Oddly Peter Lynch, he formally of the Fidelity Investment Magellan Fund fame, offered some sage advice to investors that translates nicely into this discussion. In his bestselling book One Up On Wall Street Lynch suggested that investors interested in beating the street simply 'pay attention to your surroundings: ideas are all around you!' Once again, he's right! Though specifically talking about cataloging buying habits and hot retail trends to parlay hot companies into growing portfolio positions, Lynch's advice works perfectly in both the design and constructions arenas. It is all around us! We just have to be savvy enough to recognize that we are stimulated by some things that we see.
Generally ideas come out of an identified need. Few ideas are cutting edge and new. Most are something that has already been done. A few are nothing more than a re-combination of materials used to re-create an old idea with a fresh look. I have found through time that several goof proof methods can help us get more of what we want. Let me suggest a few:
- Collect what visually stimulates you!
- We like old magazines. Normally I can find a picture or two of something someone else has done that gets me excited. Architectural Digest; D Home; Veranda; Elle Decor; House Beautiful; and Southern Living to name a few are filled with fabulous ideas! Once you have found some things that you like, group them by the areas or rooms for which they are intended. Even if you can't put your finger on what it is about a picture that you like, still tear it out - sooner or later the attraction will come to you.
Molly may have taken this to the extreme, but we sure know where our ideas are!
Notice how she has indexed the folder so that she is grouping pictures by areas where we might someday use them....
- Frequent internet sites and blogs where great ideas and design abound.
- I am currently tracking Urban Grace Interiors, Inc. and her sisters blog Fly Through the Window. Both sites are populated by twin sisters in the southeast who have an eye for a clean, southern influenced look which is pleasing to my eye.
- Mobilize to find your inspiration.
- Shop both your town, and your area. Now that you are attuned to things that stimulate your senses, you'd be surprised what you will find! Here locally when I need to be creative, I shop "Lots of Furniture" on Riverfront Street downtown. It is impossible to go in there and not see something which gets me going....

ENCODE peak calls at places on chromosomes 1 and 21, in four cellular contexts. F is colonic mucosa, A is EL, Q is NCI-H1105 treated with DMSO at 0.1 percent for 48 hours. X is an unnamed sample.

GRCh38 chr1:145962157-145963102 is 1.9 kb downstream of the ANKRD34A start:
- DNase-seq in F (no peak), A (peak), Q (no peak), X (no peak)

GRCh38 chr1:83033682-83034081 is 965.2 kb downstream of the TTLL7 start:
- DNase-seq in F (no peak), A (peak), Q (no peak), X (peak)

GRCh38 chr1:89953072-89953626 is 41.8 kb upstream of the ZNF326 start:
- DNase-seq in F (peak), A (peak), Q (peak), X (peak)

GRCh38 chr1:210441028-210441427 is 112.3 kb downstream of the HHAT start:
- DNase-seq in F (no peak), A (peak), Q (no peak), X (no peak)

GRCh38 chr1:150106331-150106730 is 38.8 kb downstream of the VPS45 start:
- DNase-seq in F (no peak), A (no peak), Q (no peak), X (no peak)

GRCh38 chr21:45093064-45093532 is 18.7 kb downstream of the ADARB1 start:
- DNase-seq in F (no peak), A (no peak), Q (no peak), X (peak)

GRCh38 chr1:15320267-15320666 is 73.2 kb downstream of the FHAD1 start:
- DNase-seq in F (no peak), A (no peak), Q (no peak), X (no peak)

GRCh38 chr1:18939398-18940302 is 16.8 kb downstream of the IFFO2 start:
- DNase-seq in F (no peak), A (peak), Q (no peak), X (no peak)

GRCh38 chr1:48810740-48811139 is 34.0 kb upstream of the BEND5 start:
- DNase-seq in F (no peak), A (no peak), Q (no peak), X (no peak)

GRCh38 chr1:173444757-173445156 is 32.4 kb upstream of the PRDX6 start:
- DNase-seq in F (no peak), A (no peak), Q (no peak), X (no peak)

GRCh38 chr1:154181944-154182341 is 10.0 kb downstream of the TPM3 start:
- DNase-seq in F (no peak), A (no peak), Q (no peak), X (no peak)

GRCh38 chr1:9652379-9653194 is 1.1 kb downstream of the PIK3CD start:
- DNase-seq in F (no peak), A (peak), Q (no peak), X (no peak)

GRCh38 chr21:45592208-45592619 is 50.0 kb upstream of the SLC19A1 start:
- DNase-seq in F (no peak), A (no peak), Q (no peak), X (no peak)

I found three pairs of these gorgeous walnut doors at Lots of Furniture. They were originally used in one of the old Gold Coast homes in Chicago. Two of the door units were used as shown, and one we converted to the face for an entertainment center - now there's an idea!!
- Draft off your friends! Sometimes friends can have the best ideas. Have they incorporated something in their lives which gives you a buzz? Here is a baseball trophy case that my brother-in-law had made. We have knocked it off in several locations.
- Discuss ideas with shop owners. Many are very creative in their own right - and more that happy to share.
- Seek wise counsel from architects and interior designers. These are the really creative people! Veritable "idea machines." If they weren't, they wouldn't be in the business!
- Some of my clients have actually asked architects and designers to draw what they think might be best in a given area so that they can react to the idea. Sounds expensive, and it usually is, but often times it can get the client out of a rut.
- Not only is it way fun, but you get to experience different cultures who have solved different needs with different ideas! I love southern architecture so often I will visit Charleston, South Carolina; Hilton Head; and Savannah, Georgia to get my "idea bucket" re-filled. Below is an inspiration for a brick and stucco wall which came out of Charleston and found it's way into my backyard.
I am not sure my wall looks as good as Charleston's, but it ended up being as cost effective as we had hoped. Our stucco is installed over concrete block which is substantially less than brick.
- Different regions use different materials. We found beautiful hand painted concrete (below) in Napa Valley, and old - very old terra cotta fired tile in the French countryside. Both are variations that we have used from time to time on different projects.
Properly sealed these products will hold up well to lots of traffic. Neither are cheap but most likely will last a good long while.
- Finally, take calculated risks!
- "It is better to have tried and failed, than to never have tried at all!" Since I am not sure who said that I won't put it in italics. But, truer words have never been spoken. My home is a virtual laboratory for ideas that I want to try before suggesting it to a client for consideration. Some guys offer very limited options to clients - we offer the universe. In my mind there is no greater risk than having a client go to a dinner party, see something that stimulates them, and remark "I never knew I could have that!" Ouch...now there's a risk!